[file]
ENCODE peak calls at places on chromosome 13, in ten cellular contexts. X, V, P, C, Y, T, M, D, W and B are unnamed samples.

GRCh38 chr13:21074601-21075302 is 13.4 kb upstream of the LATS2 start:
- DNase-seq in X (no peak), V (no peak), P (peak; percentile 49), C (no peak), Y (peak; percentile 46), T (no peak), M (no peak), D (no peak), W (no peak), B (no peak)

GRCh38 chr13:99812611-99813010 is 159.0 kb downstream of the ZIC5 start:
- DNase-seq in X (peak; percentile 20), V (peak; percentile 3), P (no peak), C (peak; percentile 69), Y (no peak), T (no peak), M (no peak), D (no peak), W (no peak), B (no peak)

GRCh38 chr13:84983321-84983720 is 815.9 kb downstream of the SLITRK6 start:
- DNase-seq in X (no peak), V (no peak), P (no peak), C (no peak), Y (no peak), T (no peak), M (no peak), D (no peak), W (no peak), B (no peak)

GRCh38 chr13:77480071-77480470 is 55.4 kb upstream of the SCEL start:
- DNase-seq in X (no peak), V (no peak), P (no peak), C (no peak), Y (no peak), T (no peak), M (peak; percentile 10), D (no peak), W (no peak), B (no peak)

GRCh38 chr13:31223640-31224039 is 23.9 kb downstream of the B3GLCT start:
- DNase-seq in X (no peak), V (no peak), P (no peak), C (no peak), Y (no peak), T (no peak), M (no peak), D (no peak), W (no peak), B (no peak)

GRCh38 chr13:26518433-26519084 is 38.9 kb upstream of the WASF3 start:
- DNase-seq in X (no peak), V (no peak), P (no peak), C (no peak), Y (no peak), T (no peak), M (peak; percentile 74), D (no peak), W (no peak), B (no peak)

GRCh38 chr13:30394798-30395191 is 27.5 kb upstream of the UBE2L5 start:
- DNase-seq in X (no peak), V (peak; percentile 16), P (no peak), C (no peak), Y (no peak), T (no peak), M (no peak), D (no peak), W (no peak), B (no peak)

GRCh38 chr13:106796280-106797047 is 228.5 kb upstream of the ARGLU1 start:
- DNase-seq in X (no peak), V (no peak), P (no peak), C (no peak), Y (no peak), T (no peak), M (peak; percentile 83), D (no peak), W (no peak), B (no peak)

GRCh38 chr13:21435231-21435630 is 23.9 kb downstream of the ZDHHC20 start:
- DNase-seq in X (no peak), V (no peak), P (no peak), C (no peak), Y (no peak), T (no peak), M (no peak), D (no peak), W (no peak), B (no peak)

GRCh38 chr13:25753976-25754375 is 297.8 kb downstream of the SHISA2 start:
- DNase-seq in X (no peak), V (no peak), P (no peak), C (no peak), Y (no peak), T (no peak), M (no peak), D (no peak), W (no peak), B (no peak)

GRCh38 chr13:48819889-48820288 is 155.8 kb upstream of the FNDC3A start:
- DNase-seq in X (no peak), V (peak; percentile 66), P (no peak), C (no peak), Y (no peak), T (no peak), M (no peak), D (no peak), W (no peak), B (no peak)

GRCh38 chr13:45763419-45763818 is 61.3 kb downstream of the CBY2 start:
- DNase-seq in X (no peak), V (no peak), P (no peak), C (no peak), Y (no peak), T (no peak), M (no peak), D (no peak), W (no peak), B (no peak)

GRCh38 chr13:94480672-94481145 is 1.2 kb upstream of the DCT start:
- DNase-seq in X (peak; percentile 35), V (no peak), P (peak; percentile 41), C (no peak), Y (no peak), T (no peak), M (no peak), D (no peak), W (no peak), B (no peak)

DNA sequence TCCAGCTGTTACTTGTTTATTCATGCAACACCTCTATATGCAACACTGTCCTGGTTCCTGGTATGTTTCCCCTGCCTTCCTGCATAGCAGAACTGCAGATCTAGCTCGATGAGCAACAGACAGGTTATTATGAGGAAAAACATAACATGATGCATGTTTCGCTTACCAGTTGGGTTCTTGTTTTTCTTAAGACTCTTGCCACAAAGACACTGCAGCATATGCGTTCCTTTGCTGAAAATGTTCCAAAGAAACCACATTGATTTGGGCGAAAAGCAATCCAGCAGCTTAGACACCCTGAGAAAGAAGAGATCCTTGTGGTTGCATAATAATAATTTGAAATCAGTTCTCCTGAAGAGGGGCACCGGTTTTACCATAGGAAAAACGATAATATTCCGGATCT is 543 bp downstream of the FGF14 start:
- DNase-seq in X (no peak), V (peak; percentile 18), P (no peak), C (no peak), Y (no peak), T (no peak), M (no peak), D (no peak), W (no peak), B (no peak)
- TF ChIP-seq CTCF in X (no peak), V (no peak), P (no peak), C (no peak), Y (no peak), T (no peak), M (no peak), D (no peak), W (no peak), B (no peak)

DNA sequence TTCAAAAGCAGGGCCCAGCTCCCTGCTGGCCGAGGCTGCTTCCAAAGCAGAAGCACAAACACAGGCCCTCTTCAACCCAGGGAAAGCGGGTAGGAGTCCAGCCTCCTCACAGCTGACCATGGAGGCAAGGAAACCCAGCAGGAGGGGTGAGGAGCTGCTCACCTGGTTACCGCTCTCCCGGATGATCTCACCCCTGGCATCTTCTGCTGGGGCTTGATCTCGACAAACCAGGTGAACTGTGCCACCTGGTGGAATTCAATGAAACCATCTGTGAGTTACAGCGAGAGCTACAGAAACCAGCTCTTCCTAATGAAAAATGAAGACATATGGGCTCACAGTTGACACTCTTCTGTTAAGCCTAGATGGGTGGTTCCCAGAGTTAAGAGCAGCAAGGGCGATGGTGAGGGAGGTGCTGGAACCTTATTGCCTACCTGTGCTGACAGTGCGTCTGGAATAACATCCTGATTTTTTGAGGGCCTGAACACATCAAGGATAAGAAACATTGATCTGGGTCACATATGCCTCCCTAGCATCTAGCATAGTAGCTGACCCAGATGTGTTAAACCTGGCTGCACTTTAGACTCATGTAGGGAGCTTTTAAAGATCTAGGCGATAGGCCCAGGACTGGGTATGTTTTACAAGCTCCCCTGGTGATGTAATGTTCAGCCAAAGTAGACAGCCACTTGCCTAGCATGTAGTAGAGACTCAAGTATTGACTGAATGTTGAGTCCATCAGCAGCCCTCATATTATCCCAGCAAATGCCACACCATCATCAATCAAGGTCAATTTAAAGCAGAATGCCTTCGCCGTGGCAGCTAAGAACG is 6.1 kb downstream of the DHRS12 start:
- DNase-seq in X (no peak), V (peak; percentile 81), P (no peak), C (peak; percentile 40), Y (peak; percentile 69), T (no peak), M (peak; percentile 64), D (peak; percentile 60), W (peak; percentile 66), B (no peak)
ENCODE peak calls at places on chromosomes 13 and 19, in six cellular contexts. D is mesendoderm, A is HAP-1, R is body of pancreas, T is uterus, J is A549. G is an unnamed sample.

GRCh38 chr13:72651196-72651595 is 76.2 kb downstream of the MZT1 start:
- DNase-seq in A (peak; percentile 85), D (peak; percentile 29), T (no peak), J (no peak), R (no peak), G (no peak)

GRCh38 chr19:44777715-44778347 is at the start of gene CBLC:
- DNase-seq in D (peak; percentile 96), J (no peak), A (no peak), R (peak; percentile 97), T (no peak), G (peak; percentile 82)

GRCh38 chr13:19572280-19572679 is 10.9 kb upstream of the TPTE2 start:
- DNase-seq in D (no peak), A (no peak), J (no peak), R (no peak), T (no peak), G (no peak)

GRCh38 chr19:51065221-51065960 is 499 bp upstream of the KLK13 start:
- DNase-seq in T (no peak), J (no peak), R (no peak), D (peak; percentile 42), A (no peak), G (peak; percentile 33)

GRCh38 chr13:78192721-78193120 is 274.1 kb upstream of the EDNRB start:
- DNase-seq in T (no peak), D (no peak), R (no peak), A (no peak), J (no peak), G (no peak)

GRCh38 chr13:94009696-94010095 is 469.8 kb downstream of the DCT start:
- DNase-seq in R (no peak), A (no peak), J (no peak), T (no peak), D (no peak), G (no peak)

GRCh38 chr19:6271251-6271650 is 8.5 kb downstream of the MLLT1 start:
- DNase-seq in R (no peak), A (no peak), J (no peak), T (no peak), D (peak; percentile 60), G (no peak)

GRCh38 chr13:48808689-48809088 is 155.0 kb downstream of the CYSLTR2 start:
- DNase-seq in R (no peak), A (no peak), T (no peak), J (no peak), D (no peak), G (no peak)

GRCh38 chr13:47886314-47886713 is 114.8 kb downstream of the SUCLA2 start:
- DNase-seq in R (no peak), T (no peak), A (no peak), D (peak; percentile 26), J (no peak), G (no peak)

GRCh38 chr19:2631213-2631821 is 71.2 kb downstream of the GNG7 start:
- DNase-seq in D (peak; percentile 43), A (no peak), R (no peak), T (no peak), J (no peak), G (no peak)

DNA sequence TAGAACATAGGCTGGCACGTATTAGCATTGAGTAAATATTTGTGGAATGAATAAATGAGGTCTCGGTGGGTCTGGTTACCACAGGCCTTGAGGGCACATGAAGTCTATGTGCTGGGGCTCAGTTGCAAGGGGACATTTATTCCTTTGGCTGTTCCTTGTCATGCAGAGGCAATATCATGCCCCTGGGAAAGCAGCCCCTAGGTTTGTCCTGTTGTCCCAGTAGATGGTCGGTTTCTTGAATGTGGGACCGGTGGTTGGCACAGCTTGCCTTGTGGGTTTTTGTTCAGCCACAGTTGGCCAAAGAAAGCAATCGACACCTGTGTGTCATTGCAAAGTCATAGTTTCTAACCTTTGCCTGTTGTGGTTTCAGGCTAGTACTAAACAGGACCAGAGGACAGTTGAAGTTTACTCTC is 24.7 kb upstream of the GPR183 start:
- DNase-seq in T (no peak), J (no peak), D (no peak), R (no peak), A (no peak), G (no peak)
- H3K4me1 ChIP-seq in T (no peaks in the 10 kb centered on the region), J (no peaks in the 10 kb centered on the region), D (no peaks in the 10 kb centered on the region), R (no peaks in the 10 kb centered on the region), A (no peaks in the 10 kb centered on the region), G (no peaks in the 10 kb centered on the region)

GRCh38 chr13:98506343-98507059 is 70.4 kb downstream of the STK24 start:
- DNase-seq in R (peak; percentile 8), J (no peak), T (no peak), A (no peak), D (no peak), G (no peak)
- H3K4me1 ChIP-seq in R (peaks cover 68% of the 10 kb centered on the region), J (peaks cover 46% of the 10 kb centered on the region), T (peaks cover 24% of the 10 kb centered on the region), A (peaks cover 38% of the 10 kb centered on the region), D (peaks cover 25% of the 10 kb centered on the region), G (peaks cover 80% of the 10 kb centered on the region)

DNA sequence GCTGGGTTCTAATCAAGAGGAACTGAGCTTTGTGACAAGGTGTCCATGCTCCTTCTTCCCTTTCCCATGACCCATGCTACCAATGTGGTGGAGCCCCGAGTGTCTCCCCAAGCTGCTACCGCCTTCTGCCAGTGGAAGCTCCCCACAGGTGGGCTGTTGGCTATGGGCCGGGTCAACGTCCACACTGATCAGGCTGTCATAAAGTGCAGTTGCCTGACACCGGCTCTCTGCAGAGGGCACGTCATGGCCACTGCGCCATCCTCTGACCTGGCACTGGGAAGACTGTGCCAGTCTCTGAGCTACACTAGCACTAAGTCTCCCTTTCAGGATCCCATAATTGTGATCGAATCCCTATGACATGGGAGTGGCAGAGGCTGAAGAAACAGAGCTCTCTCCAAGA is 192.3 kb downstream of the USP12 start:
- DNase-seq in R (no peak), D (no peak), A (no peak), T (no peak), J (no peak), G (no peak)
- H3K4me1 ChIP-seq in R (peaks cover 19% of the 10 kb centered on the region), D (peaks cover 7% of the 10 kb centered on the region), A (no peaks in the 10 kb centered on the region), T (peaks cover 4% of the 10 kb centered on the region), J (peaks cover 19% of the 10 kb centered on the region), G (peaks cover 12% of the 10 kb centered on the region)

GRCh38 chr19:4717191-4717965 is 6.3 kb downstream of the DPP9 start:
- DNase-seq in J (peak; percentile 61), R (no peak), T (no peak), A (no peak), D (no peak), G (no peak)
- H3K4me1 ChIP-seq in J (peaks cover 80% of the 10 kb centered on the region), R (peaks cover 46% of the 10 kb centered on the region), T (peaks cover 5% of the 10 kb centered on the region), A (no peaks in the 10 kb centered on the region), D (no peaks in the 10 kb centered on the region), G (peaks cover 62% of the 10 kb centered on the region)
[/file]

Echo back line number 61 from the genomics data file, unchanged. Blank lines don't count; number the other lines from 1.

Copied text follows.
- DNase-seq in R (no peak), D (no peak), A (no peak), T (no peak), J (no peak), G (no peak)